Apart from Van Jaarsveld, the European Supply Chain Forum team is composed of assistant professors Sonja Rohmer and Virginie Lurkin (both of whom also work at OPAC) and practice experts Jannie van Andel and Edwin Wenink. They are specialized in, among other things, the logistics of fresh and cooled products and stock management. “I myself was also involved in research into vaccination logistics,” Van Jaarsveld says. “However, the current campaign poses unique challenges.”
The main conclusion of the team of logistics experts is that people shouldn’t come to the vaccine, as is largely the plan right now, but that the vaccine should be brought to the people instead. Van Jaarsveld: “We are in lockdown in order to limit travel movements as much as possible and to avoid contacts. Having large groups of people travel to central locations is too great a risk, especially when you consider that many people depend on public transport for that. The most important thing we want to prevent is a situation that will lead to many unnecessary travel movements” That is why it’s more logical to reverse the process, he argues: “Most people are home now anyway, so you could organize that quite efficiently.”
It’s also much more efficient to bring the vaccine to the people, even apart from the lockdown, the team believes. Van Jaarsveld compares the logistical challenge to that of parcel delivery: “That works well here in the Netherlands, you’re even informed via mail when your order will arrive at your home. Our calculations tell us that you could distribute the vaccines in a similar fashion with mobile jab teams.” This approach could even work for the Pfizer/BioNTech vaccine, which needs to be stored at -70 degrees Celsius. “We’ve studied the EMA instruction leaflet, which says that those -70 degrees only applies to the delivery process up to and including storage.” Since the vaccine can be stored at refrigerator temperature for five days, distribution could easily take place via regular refrigerated transport, the team says.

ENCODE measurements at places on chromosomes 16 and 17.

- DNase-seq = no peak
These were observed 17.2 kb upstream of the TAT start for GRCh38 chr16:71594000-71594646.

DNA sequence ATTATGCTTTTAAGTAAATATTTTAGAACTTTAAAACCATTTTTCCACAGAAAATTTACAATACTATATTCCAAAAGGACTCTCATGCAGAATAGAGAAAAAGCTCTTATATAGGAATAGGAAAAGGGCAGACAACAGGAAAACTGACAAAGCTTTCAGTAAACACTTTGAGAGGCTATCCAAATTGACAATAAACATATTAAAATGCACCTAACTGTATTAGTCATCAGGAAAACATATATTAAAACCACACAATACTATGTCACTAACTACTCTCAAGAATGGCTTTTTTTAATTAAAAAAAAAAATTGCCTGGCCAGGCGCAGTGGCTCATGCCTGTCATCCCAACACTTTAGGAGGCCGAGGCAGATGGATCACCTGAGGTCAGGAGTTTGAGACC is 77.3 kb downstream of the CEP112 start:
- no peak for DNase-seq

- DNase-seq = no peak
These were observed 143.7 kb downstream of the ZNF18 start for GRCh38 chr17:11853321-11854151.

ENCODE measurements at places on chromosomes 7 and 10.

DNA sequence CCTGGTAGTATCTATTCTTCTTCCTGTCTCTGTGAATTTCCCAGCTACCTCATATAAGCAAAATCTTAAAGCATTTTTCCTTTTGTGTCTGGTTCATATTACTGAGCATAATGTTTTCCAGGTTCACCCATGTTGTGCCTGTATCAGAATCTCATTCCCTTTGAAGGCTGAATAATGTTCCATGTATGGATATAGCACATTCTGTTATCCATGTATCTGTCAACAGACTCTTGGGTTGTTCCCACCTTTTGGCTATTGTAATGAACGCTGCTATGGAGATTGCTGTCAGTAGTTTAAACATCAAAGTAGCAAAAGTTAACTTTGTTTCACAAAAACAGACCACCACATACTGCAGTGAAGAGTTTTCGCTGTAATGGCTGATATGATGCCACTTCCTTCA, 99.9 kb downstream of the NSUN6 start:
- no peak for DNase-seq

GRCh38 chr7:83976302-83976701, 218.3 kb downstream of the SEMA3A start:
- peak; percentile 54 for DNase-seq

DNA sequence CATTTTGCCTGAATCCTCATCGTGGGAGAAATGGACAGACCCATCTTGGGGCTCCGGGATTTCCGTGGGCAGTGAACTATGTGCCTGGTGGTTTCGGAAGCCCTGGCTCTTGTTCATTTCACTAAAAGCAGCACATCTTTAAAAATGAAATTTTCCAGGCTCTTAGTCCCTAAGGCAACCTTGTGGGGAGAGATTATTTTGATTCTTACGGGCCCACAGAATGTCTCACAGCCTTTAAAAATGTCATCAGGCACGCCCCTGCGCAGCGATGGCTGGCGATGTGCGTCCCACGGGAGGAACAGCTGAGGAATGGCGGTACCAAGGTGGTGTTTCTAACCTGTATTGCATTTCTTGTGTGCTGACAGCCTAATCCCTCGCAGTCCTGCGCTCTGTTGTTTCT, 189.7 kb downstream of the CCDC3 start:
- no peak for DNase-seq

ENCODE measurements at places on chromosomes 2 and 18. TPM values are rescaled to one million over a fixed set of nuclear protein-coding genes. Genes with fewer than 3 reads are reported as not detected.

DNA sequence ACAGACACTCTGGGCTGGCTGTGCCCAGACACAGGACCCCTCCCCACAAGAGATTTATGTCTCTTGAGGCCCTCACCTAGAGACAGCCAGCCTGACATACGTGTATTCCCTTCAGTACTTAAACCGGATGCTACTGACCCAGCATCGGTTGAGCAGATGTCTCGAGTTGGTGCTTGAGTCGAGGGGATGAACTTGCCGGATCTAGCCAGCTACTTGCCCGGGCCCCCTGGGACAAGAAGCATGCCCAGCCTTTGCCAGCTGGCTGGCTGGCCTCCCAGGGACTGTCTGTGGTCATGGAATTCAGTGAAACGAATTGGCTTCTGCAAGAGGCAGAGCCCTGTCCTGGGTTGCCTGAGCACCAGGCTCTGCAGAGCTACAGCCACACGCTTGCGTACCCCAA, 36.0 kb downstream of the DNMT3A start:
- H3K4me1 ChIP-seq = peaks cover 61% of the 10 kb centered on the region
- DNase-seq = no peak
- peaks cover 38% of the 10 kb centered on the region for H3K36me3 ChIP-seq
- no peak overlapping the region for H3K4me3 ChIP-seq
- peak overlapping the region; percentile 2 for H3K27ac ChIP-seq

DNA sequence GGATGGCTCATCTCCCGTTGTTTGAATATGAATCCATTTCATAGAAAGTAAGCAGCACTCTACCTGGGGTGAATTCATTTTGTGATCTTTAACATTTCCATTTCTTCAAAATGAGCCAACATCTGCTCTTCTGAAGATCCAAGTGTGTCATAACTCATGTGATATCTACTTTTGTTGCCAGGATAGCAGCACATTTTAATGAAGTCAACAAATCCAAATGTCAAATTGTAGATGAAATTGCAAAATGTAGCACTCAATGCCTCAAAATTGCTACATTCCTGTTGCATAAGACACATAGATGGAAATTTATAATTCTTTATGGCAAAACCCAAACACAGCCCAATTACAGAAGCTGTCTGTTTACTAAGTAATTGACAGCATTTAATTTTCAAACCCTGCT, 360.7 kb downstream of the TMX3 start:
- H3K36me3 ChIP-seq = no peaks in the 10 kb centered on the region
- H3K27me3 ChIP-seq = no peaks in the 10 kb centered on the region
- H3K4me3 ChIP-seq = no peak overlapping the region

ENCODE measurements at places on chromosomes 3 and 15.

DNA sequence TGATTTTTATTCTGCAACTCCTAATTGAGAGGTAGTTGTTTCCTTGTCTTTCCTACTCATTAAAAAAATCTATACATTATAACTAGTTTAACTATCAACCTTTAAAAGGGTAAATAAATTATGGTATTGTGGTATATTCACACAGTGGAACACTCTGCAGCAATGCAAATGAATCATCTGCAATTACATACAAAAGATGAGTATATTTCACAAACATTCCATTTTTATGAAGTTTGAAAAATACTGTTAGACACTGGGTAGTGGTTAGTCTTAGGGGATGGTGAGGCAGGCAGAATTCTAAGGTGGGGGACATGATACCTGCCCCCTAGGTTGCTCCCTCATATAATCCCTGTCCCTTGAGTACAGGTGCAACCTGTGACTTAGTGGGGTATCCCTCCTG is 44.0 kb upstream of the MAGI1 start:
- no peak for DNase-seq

The logistics expert says that it would take about a hundred medical teams, combined with refrigerated transport and consisting of four to ten ‘jabbers’ and auxiliary staff, to administer the vaccines practically without losses. “We have more than enough refrigerated transport that meets the proper specifications in the Netherlands, and we have enough logistical partners to work together with. The RIVM takes into account losses of up to ten percent with small-scale distribution via general practitioners. That’s far too much as far as we are concerned. I expect that no more than one percent of vaccines will have to be thrown out with the approach suggested by us. Since mobile teams and rotating shifts allow you to work almost continuously, the remaining stock will be negligible.”
The central locations will continue to exist, as far as Van Jaarsveld is concerned, but as backup for people who couldn’t be reached at home. “People who work on location, such as police and healthcare professionals, can get vaccinated at their place of work.” In addition, the method with mobile teams can easily be scaled up. “With central locations alone, I wonder whether it will be possible to vaccinate everyone in a responsible way before September. That would be a shame, because contrary to what you read and hear in the media, logistics isn’t the bottleneck in the vaccination process. We believe that this proposal will save time, so that everyone will have been vaccinated well before September.”